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Food Stamps: Four Significant SNAP Changes Are Expected by 2024

Bylima

Dec 31, 2023
Food Stamps: Four Significant Snap Changes Are Expected by 2024

The biggest federal nutrition assistance program is called Supplemental Nutrition Assistance Program (SNAP). Eligible low-income individuals and families can receive benefits through this program by using an Electronic Benefits Transfer (EBT) card.

The Center on Budget and Policy Priorities (CBPP) claims that SNAP enhances food security, provides benefits that allow families to purchase healthier diets, and frees up resources that can be used for health-promoting activities and necessary medical care. SNAP is administered by the U.S. Department of Agriculture (USDA) Food and Nutrition Service.

According to the CBPP, “SNAP reduces the prevalence of food insecurity overall by as much as 30% and is even more effective among children and those with [children].”

At the start of every federal fiscal year, the USDA modifies the maximum allotments for SNAP, the deductions allowed, and the income eligibility requirements. The department states that the adjustments are based on variations in the cost of living, or the amount of money required to maintain a minimal standard of living and that the fiscal year officially begins on October 1.

Although SNAP benefits were raised last month, eligibility requirements will also be altered as a result of the Fiscal Responsibility Act (FRA), which President Joe Biden signed into law in June.

Age and Eligibility

The USDA refers to this time limit as “able-bodied adults without dependents” (ABAWD), but the FRA adds new categories of people who are exempt from it and gradually raises the age of ABAWDs.

Before September, there were work requirements for ABAWDs aged 18 to 50. These requirements included working a minimum of 80 hours per month, taking part in a work program for a minimum of 80 hours per month, or combining work and work program hours for a total of at least 80 hours per month.

According to the USDA, these work requirements increased to 52 as of October 1 and will increase to 54 as of October 2024.

Exclusivity

The USDA states that there are a few exceptions to the ABAWD work requirements.

For example, you are exempt if you are pregnant, a veteran, homeless, unable to work because of a physical or mental disability, or if you are 24 years of age or younger and in foster care on your 18th birthday.

Eligibility for Income

If your gross monthly income does not exceed the following threshold (130 percent of the federal poverty level), you are qualified for SNAP benefits.

Household Size: $1,580

48 states, the District of Columbia, Guam, and the Virgin Islands

$1,973 in Alaska

Hawaii: $1,817

Family Size: $2,137

48 states, the District of Columbia, Guam, and the Virgin Islands

$2,670 in Alaska

Hawaii: $2,457

Size of Household: 3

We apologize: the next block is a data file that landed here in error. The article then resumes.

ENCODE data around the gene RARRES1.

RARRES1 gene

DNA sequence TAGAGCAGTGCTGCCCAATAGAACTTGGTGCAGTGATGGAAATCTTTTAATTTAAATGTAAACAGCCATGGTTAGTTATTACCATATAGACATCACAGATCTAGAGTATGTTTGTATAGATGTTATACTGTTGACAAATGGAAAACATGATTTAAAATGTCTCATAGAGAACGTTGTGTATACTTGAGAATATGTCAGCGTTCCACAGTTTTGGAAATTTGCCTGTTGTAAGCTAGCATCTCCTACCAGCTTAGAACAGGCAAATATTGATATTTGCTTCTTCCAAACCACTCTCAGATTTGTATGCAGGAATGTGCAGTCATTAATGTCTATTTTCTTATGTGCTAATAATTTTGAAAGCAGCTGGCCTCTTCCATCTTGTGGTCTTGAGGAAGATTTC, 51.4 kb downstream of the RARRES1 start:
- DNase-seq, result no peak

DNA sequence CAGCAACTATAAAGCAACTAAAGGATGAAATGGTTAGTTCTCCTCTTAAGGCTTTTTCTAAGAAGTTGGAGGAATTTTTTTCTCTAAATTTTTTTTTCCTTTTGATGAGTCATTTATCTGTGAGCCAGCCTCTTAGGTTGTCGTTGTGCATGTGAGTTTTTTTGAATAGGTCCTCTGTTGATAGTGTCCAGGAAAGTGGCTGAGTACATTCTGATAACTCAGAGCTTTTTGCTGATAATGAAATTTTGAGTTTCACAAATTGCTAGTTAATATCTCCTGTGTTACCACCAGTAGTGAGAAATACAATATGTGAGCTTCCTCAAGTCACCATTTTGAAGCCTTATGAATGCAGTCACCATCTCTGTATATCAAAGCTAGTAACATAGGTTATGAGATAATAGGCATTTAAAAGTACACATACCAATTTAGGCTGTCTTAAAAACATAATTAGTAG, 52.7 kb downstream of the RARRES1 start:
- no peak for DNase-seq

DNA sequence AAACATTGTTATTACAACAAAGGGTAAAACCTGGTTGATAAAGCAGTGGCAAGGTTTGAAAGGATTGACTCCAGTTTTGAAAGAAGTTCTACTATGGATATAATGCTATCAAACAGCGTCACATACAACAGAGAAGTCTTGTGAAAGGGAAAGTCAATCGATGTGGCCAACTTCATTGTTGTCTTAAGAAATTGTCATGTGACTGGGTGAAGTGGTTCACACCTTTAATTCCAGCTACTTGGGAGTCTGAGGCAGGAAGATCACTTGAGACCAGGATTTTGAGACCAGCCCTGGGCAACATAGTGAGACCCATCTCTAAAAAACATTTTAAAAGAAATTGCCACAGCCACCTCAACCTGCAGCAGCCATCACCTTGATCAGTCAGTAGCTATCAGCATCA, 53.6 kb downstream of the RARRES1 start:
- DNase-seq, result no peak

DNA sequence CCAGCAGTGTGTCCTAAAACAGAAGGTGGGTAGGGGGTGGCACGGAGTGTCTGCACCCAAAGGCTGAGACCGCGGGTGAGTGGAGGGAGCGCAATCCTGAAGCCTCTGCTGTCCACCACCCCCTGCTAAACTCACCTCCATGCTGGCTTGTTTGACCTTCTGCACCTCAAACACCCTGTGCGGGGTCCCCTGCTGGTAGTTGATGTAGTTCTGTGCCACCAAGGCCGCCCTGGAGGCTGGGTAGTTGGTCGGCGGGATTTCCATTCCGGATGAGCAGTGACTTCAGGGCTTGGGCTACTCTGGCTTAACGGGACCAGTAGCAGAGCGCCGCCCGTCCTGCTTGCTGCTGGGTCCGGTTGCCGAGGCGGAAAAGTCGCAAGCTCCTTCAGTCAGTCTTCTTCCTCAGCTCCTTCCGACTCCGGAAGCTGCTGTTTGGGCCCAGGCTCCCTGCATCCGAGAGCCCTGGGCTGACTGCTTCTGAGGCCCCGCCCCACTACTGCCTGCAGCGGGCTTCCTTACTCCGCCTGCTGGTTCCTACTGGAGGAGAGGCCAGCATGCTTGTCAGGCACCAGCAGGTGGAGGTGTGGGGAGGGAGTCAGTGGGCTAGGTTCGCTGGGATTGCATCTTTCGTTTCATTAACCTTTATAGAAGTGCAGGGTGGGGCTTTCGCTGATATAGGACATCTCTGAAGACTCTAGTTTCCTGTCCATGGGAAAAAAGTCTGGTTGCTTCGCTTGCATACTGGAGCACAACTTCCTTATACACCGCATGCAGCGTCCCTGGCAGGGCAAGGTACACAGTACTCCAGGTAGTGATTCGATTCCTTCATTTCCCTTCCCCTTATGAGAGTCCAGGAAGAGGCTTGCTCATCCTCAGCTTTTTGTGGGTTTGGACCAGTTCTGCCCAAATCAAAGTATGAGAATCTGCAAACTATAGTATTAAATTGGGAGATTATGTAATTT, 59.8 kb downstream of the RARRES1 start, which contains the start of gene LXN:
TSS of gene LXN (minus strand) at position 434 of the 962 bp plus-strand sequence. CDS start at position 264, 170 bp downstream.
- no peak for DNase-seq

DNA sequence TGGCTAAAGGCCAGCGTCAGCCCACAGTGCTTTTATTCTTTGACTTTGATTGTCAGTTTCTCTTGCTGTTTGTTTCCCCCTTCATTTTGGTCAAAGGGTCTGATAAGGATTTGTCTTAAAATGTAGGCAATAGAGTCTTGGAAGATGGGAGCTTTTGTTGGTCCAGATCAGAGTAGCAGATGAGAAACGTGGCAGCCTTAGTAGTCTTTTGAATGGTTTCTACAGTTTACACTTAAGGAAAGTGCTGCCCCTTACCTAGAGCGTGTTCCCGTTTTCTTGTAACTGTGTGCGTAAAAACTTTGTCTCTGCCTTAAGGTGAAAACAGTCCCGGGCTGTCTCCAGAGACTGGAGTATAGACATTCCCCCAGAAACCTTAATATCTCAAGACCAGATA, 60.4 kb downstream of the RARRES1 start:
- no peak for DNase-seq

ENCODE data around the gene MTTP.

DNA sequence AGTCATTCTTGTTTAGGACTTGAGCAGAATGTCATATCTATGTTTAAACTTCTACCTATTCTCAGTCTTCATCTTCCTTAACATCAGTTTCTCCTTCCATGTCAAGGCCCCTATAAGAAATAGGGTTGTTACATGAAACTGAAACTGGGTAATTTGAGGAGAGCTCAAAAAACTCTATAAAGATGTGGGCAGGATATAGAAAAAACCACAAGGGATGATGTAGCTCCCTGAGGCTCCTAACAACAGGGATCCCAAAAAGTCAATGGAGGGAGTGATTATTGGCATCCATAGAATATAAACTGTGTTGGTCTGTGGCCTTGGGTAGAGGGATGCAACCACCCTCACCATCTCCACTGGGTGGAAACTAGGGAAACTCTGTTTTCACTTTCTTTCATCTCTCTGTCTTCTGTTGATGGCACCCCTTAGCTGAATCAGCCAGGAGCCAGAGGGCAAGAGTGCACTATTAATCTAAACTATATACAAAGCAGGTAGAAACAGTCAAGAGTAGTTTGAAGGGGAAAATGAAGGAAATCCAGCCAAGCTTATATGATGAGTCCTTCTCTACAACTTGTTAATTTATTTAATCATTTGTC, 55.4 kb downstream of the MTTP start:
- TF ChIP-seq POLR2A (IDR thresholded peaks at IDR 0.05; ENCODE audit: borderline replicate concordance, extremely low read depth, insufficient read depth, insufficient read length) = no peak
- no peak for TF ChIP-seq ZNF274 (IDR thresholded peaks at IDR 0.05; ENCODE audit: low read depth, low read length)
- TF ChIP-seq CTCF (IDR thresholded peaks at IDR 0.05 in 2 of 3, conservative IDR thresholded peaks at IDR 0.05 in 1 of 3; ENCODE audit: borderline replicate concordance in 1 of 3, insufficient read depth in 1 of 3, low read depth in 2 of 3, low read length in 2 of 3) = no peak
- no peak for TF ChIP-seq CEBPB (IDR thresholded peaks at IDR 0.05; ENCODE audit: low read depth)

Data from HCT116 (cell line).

District of Columbia, Guam, Virgin Islands, and the 48 States: $2,694

Alaska: $3,366

Hawaii: $3,098

Size of Household: 4

$3,250 for the 48 states, DC, Guam, and the Virgin Islands

$4,063 in Alaska

Hawaii: $3,738

Size of Household: 5

$3,807 for the 48 States, DC, Guam, and the Virgin Islands

Alaska: $4,760

Hawaii: $4,378

Size of Household: 6

District of Columbia, Guam, Virgin Islands, and the 48 States: $4,364

$5,456 in Alaska

Hawaii: $5,018

Size of Household: 7

District of Columbia, Guam, Virgin Islands, and the 48 States: $4,921

Alaska: $6,153

Hawaii: $5,659

Size of Household: 8

District of Columbia, Guam, Virgin Islands, and the 48 States: $5,478

$6,849 in Alaska

Hawaii: $6,299

Every Extra Participant

Virgin Islands, Guam, the District of Columbia, and the 48 States: $557

Alaska: $697

Hawaii: $641

Maximum Contributions
Maximum allotments have increased for the 48 contiguous states, the District of Columbia, Alaska, Guam, and the U.S. Virgin Islands based on the cost of living adjustments (COLA) for 2024.

For example, the maximum allotment for a family of four in the lower 48 states and Washington, D.C., is $973, whereas in Alaska, it varies from $1,248 to $1,937. In Guam and the U.S. Virgin Islands, the maximum allocation for a family of four is $1,434 and $1,251, respectively.

In the meantime, Hawaii’s maximum allotments for a family of four will drop to $1,759.

As of 2023, the minimum benefit for the 48 states and Washington, D.C. remains $23.

The USDA has announced the maximum SNAP allotments for the 48 contiguous states and Washington, D.C. for the October 2023 to September 2024 period.

  • First family size: $291
  • Size of household 2: $535
  • Third-size household: $766
  • Size of household 4: $973
  • Size of household 5: $1,155
  • Size of household 6: $1,386
  • Size of household 7: $1,532
  • Size of household 8: $1,751
  • Every extra individual: $219

By lima

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